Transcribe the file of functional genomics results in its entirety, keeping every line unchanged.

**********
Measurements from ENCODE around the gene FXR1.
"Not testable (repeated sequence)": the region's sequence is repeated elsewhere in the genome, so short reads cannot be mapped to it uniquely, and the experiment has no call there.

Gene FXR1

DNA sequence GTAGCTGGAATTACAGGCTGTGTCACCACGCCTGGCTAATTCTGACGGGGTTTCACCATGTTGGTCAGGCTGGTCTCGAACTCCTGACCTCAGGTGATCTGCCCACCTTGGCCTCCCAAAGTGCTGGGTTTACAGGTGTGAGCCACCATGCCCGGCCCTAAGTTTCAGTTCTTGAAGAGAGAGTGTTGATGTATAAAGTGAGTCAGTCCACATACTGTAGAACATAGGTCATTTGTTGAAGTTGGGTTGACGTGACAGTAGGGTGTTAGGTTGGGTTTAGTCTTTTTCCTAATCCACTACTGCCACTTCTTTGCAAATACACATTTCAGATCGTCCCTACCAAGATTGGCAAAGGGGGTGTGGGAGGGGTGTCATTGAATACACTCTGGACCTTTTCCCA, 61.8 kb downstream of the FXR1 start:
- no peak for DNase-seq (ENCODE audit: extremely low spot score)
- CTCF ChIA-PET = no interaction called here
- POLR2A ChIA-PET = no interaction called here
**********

Measurements from ENCODE around the gene FXR1.
"Not testable (repeated sequence)": the region's sequence is repeated elsewhere in the genome, so short reads cannot be mapped to it uniquely, and the experiment has no call there.

Gene FXR1

DNA sequence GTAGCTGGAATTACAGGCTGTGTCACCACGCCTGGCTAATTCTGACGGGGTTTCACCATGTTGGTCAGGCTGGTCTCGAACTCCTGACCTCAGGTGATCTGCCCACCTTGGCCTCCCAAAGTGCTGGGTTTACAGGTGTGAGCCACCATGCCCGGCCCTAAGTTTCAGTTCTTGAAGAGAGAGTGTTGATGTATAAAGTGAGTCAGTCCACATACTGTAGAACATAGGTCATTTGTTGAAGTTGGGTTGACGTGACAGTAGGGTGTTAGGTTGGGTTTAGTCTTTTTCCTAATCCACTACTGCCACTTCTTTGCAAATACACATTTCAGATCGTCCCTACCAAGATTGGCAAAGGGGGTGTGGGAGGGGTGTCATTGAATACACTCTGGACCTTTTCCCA, 61.8 kb downstream of the FXR1 start:
- no peak for DNase-seq (ENCODE audit: extremely low spot score)
- CTCF ChIA-PET = no interaction called here
- POLR2A ChIA-PET = no interaction called here